DELMAR, New York (AP) -- Expanding interest in traditional Chinese medicine in the United States is fostering a potentially lucrative new niche market for farmers.
While almost all practitioners still rely on imports from China, concerns over contamination and quality is driving up demand for herbs grown in the U.S. Grower groups have been set up in New York, Virginia and Washington state to help farmers establish trial stands of the most popular plants.
Jean Giblette is a researcher who established New York's group this year. She estimates the market for domestically grown medicinal plants to be $200 million to $300 million a year.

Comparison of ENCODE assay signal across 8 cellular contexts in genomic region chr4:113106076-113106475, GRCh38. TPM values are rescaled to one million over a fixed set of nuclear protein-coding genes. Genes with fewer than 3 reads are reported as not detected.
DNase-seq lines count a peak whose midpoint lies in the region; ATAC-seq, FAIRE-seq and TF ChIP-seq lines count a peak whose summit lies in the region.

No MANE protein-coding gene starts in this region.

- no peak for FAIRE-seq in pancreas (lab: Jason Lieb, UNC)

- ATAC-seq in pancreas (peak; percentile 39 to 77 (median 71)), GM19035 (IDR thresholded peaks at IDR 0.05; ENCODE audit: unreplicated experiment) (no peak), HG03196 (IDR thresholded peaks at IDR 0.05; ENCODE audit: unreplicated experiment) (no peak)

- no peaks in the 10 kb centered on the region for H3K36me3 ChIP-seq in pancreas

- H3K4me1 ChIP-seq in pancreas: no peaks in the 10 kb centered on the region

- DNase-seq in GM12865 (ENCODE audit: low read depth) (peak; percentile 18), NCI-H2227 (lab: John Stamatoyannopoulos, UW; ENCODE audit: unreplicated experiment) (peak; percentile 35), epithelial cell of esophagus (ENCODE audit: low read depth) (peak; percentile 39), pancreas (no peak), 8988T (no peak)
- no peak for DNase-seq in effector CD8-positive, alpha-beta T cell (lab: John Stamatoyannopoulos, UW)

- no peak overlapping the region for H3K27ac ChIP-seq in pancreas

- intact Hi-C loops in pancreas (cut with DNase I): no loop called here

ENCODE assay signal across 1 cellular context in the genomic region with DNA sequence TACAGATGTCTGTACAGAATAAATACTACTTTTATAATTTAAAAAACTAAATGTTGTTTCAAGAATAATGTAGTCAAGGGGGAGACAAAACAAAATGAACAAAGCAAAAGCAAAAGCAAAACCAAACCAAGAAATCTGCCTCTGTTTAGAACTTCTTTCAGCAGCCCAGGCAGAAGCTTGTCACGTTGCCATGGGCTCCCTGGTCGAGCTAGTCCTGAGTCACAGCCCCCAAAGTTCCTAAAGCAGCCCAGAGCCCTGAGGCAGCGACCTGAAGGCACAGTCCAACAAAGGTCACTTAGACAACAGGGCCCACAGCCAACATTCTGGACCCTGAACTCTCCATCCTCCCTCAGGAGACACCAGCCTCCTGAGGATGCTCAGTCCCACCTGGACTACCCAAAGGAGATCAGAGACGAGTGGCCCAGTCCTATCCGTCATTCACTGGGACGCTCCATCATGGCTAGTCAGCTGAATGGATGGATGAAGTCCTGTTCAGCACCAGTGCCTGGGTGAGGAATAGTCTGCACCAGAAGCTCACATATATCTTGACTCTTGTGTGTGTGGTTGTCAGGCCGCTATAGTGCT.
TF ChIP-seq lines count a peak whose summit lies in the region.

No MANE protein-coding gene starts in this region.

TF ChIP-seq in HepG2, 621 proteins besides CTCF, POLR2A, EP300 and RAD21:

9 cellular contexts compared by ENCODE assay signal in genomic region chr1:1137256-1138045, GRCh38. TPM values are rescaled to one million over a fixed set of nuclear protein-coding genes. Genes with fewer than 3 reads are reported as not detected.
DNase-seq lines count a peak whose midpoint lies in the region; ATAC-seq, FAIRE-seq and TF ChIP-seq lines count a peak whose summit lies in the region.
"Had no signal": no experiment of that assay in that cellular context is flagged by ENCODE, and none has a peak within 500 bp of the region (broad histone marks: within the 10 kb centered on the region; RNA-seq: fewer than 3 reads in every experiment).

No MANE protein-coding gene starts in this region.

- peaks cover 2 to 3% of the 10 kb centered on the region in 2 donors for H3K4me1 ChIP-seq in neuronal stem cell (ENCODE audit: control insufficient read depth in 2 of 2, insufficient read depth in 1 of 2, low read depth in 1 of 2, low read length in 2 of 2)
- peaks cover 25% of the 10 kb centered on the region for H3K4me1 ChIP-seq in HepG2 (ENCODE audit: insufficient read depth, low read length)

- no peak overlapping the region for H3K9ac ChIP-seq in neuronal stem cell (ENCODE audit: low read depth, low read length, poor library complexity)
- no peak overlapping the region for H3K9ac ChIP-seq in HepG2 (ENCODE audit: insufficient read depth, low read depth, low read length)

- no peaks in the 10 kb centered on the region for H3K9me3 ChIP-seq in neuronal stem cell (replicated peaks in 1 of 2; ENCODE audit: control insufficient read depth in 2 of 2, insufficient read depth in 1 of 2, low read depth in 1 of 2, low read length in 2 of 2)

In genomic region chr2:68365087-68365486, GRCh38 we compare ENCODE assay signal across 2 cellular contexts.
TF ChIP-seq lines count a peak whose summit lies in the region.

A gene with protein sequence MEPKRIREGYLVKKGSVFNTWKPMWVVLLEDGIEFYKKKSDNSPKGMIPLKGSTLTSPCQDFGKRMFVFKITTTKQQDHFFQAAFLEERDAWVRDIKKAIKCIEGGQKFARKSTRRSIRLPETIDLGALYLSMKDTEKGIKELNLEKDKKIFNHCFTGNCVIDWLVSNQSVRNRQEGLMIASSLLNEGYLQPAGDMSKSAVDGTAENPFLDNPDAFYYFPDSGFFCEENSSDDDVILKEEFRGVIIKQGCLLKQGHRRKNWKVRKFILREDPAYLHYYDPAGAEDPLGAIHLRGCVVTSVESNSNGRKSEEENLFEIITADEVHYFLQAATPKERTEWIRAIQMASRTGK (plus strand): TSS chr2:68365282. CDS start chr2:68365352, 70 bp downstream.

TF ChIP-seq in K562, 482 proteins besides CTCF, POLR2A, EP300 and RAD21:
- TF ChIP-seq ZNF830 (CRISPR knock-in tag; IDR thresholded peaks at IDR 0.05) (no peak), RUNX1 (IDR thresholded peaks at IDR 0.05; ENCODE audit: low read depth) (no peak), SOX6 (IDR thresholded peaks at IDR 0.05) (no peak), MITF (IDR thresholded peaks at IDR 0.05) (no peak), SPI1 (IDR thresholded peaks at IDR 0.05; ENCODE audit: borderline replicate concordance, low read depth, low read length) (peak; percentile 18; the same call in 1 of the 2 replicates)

Rob Glenn is chairman of the Blue Ridge Center for Chinese Medicine in Pilot, Virginia. He says practitioners have indicated they're willing to pay a premium price for high-quality domestically grown herbs.